Mobile smartphones have given rise to an explosion in creativity over the past few years. There have been exciting, inspiring and incredibly useful software apps in the areas of medicine, music, psychology, senior support, banking, cooking, global health, exploring, travel, shopping, games and many more fields.
These applications have only just scratched the surface of the potential of mobile devices. As our understanding of how mobile technology can be used, many new possibilities will occur to each of us. As new hardware sensors and other capabilities are added to the phones, ever-more clever ways of helping humans will be created.
The purpose of this course is to build a collaborative environment of creativity for new applications of mobile devices. Graduate students from all disciplines at the University of Toronto are invited to take the course for credit. This edition of the course was taught from January - April, 2013.
It is primarily a project-based course in which the goal is to produce a working app by the end of course. Projects will be done in groups of 2 or 3. Students with computer programming skills were matched with those from non-programming backgrounds to do projects in the latter students’ disciplines.
The final video presentations and reports for this, the third edition of the course can be found here.
The course will directly support the use of Google Android-based platforms, but those who have access to other platforms and their related development environments (such as Apple iPhone or RIM Blackberry) are welcome to use those, with the permission of the instructor.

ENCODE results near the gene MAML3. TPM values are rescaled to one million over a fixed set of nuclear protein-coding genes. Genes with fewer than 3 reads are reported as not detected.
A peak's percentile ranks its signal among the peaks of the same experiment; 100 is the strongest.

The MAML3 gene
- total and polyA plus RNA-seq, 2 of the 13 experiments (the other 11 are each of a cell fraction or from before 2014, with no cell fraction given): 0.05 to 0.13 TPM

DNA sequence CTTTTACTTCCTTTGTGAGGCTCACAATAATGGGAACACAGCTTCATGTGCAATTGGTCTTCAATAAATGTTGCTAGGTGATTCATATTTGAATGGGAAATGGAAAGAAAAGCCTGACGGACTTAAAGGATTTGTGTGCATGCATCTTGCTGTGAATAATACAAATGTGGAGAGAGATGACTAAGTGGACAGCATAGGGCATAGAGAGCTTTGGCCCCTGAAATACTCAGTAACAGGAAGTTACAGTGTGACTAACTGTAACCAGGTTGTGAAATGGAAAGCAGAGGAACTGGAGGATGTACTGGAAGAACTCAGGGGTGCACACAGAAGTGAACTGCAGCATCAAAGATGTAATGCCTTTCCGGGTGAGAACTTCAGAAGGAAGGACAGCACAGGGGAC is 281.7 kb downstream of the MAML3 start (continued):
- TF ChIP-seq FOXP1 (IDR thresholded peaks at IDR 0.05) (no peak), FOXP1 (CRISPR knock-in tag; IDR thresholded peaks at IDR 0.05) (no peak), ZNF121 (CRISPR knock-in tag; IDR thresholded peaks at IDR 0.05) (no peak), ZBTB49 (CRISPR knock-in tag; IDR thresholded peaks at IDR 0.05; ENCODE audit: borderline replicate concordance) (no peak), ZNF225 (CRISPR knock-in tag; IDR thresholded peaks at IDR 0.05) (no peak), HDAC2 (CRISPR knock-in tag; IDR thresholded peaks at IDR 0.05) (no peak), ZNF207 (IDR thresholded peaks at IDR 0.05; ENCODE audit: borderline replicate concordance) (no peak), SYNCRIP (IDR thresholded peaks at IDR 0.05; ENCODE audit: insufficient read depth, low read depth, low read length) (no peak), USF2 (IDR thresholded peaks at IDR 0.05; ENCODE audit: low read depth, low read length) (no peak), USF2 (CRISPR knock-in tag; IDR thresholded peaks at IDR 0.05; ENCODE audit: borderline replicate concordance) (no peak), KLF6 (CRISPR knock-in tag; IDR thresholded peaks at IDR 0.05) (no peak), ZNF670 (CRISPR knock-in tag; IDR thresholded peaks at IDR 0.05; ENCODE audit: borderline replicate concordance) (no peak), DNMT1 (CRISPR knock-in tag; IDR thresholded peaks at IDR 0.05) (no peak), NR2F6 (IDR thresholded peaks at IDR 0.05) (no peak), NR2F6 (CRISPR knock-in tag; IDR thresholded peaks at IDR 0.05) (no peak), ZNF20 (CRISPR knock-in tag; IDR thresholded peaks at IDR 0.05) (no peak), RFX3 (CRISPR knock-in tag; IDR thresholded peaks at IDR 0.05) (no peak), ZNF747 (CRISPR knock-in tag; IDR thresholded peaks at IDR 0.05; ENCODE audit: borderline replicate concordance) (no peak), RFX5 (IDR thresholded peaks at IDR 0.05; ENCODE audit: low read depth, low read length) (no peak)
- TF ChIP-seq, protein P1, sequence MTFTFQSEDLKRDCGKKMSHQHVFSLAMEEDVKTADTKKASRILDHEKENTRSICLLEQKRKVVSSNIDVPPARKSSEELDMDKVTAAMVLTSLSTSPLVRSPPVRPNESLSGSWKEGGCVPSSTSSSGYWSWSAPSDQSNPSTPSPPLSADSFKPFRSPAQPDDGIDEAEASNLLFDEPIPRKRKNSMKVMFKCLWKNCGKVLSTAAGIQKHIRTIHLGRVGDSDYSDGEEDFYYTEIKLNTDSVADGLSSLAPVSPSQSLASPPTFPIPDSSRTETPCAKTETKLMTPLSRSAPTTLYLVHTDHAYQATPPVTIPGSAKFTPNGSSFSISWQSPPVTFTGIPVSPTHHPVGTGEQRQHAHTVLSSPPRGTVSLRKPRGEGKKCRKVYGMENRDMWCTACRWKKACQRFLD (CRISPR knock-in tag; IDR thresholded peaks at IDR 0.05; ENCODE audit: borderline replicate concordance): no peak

Who Should Take This Course? Everyone!
Students with two kinds of backgrounds took this course:
1. Students with graduate-level programming skills, typically from the Computer disciplines (ECE and CS and other departments), but possibly from the many other disciplines that make use of computers and that program them. These students will be given exercises to learn the mobile applications development environment, and guidance towards the completion of a major project.
2. Students from non-programming backgrounds with a passion for the new uses possible with these devices, who want their creativity juices to be stimulated in a new, inter-disciplinary way! These students will be given lectures and exercises to learn the basic capabilities of mobile devices, and to explore what has already done in their field by way of mobile applications. They will also be trained in the use of tools that can help mock up the design of mobile apps. In addition, these students will perform work in their own discipline to show how the new software enhances some aspect of that discipline.